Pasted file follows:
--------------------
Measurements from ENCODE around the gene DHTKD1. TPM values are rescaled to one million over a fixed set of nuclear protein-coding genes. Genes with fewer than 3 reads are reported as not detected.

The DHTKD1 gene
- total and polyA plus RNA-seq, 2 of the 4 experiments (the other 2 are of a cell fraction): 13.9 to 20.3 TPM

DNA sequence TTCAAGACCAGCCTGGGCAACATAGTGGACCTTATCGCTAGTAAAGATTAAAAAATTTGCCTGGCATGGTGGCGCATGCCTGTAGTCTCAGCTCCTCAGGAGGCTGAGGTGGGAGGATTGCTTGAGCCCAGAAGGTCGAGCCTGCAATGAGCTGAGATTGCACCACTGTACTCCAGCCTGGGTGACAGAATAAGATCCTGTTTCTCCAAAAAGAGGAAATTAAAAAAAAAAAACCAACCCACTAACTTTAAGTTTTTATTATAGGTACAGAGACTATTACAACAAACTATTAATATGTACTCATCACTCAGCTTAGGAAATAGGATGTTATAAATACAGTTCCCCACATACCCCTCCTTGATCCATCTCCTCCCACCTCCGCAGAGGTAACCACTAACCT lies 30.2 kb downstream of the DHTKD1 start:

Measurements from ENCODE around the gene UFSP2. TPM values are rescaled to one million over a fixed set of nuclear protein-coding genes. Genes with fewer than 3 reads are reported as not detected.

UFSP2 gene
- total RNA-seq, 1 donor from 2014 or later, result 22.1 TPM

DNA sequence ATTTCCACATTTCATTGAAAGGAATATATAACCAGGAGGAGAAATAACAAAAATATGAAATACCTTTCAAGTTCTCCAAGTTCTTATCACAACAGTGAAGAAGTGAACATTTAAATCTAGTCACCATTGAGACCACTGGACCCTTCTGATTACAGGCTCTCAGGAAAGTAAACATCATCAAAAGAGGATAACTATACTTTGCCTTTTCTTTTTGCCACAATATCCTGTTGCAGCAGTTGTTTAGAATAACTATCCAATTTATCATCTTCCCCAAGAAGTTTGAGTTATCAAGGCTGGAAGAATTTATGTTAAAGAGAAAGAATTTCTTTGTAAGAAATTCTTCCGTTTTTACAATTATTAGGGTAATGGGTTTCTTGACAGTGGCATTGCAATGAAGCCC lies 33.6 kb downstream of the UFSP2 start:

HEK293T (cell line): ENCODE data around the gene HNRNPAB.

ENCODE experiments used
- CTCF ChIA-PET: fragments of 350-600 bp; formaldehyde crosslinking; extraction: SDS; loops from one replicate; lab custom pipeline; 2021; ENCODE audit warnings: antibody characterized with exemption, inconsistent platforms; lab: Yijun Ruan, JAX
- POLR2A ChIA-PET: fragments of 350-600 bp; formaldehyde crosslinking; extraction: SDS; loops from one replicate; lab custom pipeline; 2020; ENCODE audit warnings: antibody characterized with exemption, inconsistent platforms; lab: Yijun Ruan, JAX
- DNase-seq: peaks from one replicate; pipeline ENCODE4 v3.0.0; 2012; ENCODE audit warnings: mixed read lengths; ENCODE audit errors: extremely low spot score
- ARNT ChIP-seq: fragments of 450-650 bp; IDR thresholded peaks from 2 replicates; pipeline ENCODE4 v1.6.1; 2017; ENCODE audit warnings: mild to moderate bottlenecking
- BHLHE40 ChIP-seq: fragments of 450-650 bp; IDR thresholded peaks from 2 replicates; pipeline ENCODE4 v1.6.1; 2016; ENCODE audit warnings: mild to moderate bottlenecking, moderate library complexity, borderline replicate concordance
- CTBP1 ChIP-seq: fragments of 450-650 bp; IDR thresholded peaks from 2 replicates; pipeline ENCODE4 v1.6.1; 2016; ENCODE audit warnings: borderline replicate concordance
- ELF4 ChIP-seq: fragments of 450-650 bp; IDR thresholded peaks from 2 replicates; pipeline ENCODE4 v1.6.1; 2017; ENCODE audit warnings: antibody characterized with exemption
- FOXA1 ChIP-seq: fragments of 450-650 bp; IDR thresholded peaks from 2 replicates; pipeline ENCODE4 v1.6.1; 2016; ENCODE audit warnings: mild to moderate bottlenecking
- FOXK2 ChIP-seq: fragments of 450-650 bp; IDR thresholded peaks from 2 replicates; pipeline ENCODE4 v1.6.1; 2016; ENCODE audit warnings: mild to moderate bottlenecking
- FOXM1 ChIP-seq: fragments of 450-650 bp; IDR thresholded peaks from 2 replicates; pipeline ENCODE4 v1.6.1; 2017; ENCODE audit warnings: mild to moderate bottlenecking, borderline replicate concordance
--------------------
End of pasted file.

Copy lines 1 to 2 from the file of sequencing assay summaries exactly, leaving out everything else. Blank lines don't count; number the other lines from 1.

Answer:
Measurements from ENCODE around the gene DHTKD1. TPM values are rescaled to one million over a fixed set of nuclear protein-coding genes. Genes with fewer than 3 reads are reported as not detected.

The DHTKD1 gene